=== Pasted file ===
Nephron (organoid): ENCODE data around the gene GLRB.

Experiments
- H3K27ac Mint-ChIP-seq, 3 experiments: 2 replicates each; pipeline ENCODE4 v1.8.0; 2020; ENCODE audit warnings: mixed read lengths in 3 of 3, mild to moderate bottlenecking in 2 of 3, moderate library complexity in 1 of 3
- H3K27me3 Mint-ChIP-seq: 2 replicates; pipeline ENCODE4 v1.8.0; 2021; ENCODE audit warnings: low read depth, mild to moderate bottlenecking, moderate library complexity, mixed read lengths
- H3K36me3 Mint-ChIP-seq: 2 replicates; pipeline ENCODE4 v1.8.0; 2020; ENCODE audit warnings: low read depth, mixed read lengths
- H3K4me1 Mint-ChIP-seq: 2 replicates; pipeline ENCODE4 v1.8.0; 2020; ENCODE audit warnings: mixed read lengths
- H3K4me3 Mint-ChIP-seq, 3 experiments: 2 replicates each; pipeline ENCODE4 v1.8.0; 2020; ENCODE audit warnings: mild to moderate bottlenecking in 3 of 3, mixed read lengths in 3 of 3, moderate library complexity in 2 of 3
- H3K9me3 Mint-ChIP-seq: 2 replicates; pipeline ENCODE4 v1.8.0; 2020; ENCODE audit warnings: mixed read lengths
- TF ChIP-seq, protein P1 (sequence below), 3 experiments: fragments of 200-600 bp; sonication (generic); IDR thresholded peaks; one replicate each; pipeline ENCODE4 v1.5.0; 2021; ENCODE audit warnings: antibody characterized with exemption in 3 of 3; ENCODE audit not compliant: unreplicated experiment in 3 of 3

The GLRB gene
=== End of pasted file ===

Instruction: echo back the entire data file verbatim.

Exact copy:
Nephron (organoid): ENCODE data around the gene GLRB.

Experiments
- H3K27ac Mint-ChIP-seq, 3 experiments: 2 replicates each; pipeline ENCODE4 v1.8.0; 2020; ENCODE audit warnings: mixed read lengths in 3 of 3, mild to moderate bottlenecking in 2 of 3, moderate library complexity in 1 of 3
- H3K27me3 Mint-ChIP-seq: 2 replicates; pipeline ENCODE4 v1.8.0; 2021; ENCODE audit warnings: low read depth, mild to moderate bottlenecking, moderate library complexity, mixed read lengths
- H3K36me3 Mint-ChIP-seq: 2 replicates; pipeline ENCODE4 v1.8.0; 2020; ENCODE audit warnings: low read depth, mixed read lengths
- H3K4me1 Mint-ChIP-seq: 2 replicates; pipeline ENCODE4 v1.8.0; 2020; ENCODE audit warnings: mixed read lengths
- H3K4me3 Mint-ChIP-seq, 3 experiments: 2 replicates each; pipeline ENCODE4 v1.8.0; 2020; ENCODE audit warnings: mild to moderate bottlenecking in 3 of 3, mixed read lengths in 3 of 3, moderate library complexity in 2 of 3
- H3K9me3 Mint-ChIP-seq: 2 replicates; pipeline ENCODE4 v1.8.0; 2020; ENCODE audit warnings: mixed read lengths
- TF ChIP-seq, protein P1 (sequence below), 3 experiments: fragments of 200-600 bp; sonication (generic); IDR thresholded peaks; one replicate each; pipeline ENCODE4 v1.5.0; 2021; ENCODE audit warnings: antibody characterized with exemption in 3 of 3; ENCODE audit not compliant: unreplicated experiment in 3 of 3

The GLRB gene